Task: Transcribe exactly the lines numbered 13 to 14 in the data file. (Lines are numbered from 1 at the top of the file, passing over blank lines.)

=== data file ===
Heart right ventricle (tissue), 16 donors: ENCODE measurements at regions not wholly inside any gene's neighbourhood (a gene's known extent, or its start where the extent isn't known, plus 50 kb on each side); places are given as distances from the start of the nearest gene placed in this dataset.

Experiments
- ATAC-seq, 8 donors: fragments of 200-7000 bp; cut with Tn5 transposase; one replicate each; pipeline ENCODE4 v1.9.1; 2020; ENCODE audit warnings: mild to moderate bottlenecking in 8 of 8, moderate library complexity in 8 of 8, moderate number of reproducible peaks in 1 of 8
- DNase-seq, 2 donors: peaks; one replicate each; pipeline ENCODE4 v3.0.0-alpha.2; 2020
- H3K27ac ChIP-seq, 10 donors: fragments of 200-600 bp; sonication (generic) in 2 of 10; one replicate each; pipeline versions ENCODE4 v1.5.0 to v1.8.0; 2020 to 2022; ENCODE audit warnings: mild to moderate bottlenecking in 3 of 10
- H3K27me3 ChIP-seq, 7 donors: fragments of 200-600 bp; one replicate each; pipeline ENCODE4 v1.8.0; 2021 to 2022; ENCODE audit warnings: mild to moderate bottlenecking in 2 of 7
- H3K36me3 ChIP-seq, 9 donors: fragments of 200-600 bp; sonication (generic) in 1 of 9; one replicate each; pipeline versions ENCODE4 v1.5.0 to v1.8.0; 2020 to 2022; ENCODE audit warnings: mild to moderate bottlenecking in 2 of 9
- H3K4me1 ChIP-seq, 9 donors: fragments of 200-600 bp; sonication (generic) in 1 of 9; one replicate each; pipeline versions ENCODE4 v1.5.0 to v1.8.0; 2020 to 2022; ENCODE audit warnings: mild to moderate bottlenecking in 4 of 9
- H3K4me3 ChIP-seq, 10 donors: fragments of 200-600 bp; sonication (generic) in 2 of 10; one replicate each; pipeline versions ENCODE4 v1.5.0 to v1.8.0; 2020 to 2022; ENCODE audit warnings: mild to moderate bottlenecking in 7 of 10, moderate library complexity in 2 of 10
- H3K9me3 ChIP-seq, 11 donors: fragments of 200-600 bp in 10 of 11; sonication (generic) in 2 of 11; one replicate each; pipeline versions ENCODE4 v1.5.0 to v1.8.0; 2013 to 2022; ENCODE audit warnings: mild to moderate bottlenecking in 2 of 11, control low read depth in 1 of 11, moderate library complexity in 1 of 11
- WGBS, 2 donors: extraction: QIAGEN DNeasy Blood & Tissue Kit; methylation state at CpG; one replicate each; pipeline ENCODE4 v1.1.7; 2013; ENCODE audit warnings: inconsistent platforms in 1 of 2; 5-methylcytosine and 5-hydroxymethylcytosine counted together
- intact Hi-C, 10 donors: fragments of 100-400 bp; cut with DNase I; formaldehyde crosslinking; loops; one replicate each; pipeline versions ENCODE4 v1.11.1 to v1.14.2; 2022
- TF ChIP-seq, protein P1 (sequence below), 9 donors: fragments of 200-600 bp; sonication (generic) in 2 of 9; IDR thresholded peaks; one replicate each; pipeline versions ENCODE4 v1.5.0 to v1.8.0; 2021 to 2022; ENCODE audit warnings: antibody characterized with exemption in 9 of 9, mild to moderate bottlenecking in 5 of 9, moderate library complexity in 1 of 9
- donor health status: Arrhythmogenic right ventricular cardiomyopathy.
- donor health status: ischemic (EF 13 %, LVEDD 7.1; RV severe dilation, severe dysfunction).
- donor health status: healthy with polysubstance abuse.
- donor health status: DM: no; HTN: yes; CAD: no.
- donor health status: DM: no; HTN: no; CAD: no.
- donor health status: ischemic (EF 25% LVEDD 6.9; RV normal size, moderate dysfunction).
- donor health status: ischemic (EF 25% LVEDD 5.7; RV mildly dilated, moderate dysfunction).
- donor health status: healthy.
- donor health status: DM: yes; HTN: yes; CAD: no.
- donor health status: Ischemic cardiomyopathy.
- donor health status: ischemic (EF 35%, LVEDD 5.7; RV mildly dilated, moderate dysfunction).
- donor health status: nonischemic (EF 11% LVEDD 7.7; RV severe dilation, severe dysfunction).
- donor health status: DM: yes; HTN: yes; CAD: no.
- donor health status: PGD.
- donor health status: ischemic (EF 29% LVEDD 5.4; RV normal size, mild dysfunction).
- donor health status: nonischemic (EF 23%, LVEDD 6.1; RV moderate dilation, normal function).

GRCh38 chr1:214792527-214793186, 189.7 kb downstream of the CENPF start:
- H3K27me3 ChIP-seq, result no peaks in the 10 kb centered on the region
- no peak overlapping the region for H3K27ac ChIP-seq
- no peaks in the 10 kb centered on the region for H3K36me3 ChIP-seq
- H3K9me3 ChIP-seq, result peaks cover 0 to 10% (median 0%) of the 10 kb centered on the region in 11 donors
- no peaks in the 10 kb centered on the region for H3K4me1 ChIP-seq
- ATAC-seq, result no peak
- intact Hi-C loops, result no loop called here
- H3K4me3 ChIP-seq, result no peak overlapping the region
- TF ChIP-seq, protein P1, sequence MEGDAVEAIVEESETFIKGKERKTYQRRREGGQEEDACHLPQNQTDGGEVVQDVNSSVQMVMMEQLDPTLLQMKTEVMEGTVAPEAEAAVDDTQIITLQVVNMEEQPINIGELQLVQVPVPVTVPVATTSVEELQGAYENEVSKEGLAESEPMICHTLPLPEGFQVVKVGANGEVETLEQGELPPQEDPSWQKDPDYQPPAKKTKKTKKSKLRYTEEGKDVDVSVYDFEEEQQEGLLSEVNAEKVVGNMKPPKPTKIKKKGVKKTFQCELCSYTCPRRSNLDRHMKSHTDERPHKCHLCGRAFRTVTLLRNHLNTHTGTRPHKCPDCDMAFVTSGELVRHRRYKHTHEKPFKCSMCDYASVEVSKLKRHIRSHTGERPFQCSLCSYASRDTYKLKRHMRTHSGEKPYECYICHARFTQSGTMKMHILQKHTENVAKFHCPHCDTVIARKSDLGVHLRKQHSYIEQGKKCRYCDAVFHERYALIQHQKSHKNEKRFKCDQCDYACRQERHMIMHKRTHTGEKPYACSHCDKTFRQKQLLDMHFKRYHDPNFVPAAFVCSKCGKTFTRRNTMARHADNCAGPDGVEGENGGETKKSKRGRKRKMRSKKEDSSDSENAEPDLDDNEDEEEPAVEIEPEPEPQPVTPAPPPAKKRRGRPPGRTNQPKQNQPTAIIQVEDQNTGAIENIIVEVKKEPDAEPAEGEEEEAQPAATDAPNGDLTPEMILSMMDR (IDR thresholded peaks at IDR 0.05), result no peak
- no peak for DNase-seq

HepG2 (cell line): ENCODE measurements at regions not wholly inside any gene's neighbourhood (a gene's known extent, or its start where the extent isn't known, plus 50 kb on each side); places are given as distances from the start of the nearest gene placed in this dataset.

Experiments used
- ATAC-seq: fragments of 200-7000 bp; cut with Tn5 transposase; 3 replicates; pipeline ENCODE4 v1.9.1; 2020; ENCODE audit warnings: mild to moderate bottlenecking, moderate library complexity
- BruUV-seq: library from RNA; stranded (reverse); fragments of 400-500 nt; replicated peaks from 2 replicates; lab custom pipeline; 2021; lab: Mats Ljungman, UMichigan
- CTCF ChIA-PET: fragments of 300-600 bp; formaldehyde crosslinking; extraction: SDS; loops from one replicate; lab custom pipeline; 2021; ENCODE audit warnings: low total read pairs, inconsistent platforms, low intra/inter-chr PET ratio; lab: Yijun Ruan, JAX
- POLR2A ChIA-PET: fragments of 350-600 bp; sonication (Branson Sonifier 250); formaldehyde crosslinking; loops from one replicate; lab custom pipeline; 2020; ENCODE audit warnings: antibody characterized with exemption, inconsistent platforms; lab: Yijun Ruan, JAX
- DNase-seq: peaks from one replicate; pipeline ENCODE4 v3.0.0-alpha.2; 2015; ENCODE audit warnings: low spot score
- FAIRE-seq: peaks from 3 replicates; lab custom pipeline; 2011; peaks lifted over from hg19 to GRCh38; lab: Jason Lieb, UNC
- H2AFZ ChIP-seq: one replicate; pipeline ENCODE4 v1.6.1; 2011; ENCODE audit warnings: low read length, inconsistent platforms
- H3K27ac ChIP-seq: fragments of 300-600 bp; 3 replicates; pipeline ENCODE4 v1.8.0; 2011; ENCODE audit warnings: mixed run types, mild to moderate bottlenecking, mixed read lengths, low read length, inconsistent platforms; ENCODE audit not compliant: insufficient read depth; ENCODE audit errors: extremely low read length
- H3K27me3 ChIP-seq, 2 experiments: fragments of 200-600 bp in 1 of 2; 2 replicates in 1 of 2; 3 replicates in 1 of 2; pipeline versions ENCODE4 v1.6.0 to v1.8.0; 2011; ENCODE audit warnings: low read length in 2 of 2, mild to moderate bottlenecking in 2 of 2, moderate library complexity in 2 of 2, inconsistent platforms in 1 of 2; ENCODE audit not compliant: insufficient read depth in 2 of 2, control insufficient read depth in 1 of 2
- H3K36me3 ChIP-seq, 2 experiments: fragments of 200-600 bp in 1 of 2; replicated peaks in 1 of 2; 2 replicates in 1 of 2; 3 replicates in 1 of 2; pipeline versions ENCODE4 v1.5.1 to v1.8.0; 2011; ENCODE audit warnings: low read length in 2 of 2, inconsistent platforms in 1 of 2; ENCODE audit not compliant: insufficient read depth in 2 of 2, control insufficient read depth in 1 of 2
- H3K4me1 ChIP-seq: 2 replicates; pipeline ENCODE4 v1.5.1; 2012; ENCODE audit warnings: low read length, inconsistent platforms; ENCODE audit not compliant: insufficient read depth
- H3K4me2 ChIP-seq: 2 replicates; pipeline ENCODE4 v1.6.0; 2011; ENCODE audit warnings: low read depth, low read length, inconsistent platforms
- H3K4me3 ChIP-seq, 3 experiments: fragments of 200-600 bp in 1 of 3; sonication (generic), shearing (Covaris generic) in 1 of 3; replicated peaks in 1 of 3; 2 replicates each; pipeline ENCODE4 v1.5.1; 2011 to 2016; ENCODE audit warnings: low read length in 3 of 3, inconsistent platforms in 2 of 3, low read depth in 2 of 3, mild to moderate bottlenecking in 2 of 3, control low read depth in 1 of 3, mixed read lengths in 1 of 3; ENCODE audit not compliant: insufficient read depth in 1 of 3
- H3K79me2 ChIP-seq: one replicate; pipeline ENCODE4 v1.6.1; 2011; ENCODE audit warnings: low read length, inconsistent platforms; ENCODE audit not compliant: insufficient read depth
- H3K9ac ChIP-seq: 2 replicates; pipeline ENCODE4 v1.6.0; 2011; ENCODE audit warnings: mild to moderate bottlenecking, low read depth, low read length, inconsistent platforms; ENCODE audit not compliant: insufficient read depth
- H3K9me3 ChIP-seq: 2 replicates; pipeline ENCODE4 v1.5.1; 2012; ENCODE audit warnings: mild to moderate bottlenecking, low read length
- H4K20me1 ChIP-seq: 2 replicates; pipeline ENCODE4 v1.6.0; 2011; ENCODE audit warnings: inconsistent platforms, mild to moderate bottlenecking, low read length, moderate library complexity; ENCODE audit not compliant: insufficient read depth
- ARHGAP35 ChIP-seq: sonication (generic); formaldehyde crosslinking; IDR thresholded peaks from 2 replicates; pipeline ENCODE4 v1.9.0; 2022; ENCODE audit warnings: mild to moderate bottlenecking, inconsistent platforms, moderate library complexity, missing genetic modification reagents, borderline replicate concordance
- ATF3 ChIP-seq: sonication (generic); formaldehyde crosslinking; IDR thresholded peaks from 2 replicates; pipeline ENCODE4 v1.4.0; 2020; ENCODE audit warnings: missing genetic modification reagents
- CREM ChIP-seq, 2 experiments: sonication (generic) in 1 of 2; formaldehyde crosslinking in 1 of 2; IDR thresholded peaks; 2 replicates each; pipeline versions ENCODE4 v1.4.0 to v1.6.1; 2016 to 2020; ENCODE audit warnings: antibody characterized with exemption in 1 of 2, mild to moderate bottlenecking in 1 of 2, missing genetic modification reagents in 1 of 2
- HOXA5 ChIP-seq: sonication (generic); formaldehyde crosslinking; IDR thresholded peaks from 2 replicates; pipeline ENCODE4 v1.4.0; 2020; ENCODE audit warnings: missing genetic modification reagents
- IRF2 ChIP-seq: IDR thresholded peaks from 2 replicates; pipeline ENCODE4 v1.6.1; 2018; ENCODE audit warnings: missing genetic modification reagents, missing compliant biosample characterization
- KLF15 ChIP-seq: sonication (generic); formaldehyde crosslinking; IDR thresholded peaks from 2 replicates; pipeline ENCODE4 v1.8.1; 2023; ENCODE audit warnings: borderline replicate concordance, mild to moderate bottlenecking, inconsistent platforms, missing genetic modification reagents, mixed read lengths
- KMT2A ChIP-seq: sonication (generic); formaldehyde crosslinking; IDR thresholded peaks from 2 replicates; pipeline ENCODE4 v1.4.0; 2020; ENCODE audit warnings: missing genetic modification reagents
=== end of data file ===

- TF ChIP-seq, protein P1 (sequence below), 9 donors: fragments of 200-600 bp; sonication (generic) in 2 of 9; IDR thresholded peaks; one replicate each; pipeline versions ENCODE4 v1.5.0 to v1.8.0; 2021 to 2022; ENCODE audit warnings: antibody characterized with exemption in 9 of 9, mild to moderate bottlenecking in 5 of 9, moderate library complexity in 1 of 9
- donor health status: Arrhythmogenic right ventricular cardiomyopathy.